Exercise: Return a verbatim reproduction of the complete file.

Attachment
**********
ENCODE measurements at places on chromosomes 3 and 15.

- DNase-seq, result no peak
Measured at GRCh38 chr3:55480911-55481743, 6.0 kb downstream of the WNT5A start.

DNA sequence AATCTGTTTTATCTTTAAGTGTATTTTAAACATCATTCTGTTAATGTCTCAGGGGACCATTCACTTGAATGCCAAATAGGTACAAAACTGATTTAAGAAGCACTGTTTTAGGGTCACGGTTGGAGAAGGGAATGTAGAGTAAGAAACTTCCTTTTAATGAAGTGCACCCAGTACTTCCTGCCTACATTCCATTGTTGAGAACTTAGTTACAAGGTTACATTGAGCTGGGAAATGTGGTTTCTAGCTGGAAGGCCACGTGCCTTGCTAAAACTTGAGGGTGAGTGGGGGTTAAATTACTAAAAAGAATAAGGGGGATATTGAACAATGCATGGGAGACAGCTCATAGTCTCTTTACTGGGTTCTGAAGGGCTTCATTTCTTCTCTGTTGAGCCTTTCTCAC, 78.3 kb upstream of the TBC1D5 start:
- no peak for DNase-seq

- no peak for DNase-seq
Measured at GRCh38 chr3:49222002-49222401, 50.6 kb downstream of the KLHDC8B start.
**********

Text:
ENCODE measurements at places on chromosomes 3 and 15.

- DNase-seq, result no peak
Measured at GRCh38 chr3:55480911-55481743, 6.0 kb downstream of the WNT5A start.

DNA sequence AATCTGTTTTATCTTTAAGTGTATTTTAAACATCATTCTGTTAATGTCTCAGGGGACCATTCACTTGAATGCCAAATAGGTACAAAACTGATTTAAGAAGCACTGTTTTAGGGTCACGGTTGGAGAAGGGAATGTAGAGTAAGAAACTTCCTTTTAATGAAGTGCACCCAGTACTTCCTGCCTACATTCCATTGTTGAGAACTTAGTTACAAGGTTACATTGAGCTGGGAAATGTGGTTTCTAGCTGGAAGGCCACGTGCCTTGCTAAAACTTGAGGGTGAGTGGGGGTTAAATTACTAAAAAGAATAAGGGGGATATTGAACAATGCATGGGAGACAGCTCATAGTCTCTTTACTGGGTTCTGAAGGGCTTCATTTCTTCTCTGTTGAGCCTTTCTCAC, 78.3 kb upstream of the TBC1D5 start:
- no peak for DNase-seq

- no peak for DNase-seq
Measured at GRCh38 chr3:49222002-49222401, 50.6 kb downstream of the KLHDC8B start.